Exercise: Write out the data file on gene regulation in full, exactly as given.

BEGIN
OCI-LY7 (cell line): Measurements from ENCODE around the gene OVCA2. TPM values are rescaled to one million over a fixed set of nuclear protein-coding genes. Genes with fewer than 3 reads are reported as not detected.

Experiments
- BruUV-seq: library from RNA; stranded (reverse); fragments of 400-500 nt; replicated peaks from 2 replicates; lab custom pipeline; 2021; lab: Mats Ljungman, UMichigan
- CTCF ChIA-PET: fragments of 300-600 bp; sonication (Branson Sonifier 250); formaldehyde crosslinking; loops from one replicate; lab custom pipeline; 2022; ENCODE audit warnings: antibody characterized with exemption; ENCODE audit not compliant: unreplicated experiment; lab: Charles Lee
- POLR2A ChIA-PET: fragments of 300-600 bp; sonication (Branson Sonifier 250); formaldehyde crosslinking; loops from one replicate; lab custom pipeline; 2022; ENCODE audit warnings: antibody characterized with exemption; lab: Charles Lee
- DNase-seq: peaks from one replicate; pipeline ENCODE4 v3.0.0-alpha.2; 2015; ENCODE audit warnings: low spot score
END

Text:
OCI-LY7 (cell line): Measurements from ENCODE around the gene OVCA2. TPM values are rescaled to one million over a fixed set of nuclear protein-coding genes. Genes with fewer than 3 reads are reported as not detected.

Experiments
- BruUV-seq: library from RNA; stranded (reverse); fragments of 400-500 nt; replicated peaks from 2 replicates; lab custom pipeline; 2021; lab: Mats Ljungman, UMichigan
- CTCF ChIA-PET: fragments of 300-600 bp; sonication (Branson Sonifier 250); formaldehyde crosslinking; loops from one replicate; lab custom pipeline; 2022; ENCODE audit warnings: antibody characterized with exemption; ENCODE audit not compliant: unreplicated experiment; lab: Charles Lee
- POLR2A ChIA-PET: fragments of 300-600 bp; sonication (Branson Sonifier 250); formaldehyde crosslinking; loops from one replicate; lab custom pipeline; 2022; ENCODE audit warnings: antibody characterized with exemption; lab: Charles Lee
- DNase-seq: peaks from one replicate; pipeline ENCODE4 v3.0.0-alpha.2; 2015; ENCODE audit warnings: low spot score